The Gospel writers describe Jesus as the one who was to bring in the Reign of God and so their descriptions of Jesus show him to be the herald of a new age in which the values of goodness would take over people’s lives if only they were prepared to sign on to them and become followers of Christ.
The responsorial psalm is clearly a royal psalm extolling the sovereignty of God and paying due tribute to the Almighty as the source of life and of all that exists. According to the rather simple worldview of the ancient Israelites God ruled in the heavens above the earth and looked down on creation. The psalmist expresses great confidence in the firmness and stability of God’s rule, which has none of the ambition, self-service or fickleness that can typify the governing principles and decision-making of human kings and modern politicians.
The second reading is from the book of Revelation or the Apocalypse, the last book in the Bible. Apocalypse is Greek for ‘revelation’ and the whole book is a series of revelations and visions that were experienced by a first century Christian community elder known as John of Patmos. John wrote his visions down in the form of a long letter, which was a unique way to register such visions. John is stating that the new era of God’s Reign has been inaugurated by Jesus Christ and the opening section of this reading is a doxology, which is an expression of praise attributing glory to God and/or Jesus Christ. The doxology contains titles of Christ that express the importance of his death, resurrection and exaltation in glory. The highly metaphorical imagery of Christ coming on the clouds to preside over the last days is a common one in ancient apocalyptic literature. The author is here picking up the symbolic imagery of the first reading from Daniel, in which the son of man comes to God on the metaphorical clouds of heaven.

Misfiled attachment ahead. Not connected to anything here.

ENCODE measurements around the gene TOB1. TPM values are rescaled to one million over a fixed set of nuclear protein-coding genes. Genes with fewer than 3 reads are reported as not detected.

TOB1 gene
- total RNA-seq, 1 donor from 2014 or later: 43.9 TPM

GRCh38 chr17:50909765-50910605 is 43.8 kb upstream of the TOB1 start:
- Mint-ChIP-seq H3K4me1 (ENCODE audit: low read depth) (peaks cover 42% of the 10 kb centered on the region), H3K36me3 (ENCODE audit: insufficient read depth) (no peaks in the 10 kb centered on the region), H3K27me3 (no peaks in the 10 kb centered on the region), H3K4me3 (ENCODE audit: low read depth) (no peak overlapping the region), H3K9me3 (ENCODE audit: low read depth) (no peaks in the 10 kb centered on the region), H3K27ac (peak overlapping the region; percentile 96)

Christ is also described as the beginning and the end of all creation – a reference to the Cosmic Christ. The prophet Isaiah referred to God as the beginning and the end of all creation and Christians extended this connotation to Jesus Christ. Everything starts and finishes with Christ. The first and last letters of the Greek alphabet, Alpha (Α) and Omega (Ω), are used as symbols of the beginning and the end, and, as bookends, encompass and signify totality.
The feast of Christ, King of the Universe means we put Christ as number 1 in our value system One cultural viewpoint of today’s Scripture readings is that kings on thrones rule with supreme authority over underlings. Another important aspect is that good kings were seen as the protectors of their people providing them with prosperity, peace and security. However, in his reply to Pilate, Jesus insists that his kingdom is not of this world and is not marked by the standard characteristics of earthly kingdoms. We know that in his teachings and engagement with others Christ offered a totally new and radical concept of kingship.
We need to appreciate that king, kingdom and kingship are metaphors, not physical realities. Christ is king in our lives when we allow his person and values to take over our spirituality, our attitudes and all our relationships.
If we look at today’s feast and say, ‘so what!’ a meaningful response is: this feast celebrates the centrality of Christ in our lives. It is certainly not a feast about power since the Christ of the gospels was not a figure of power as our world understands power. Jesus was definitely not a control freak. He had the kind of serenity that accepts the fact that we cannot control everything in our lives, nor should we try to. Rather, he stood for the kind of honesty, respect, compassion and integrity that comes with sound relationships in our life. The example of his own relationships as well as his teachings clearly demonstrates that fact. Living according to the teachings of Christ as put forward in the gospels, enables us to have Christ as ‘number one’ in our value system.
Negative thoughts are the world’s most communicable disease. Gene E. Clark (American author)
I have often regretted my speech, never my silence. Publius Syrus (1st century B.C. Latin writer)
Why is psychanalysis quicker for men than for women?
When it’s time to go back to childhood, they’re already there.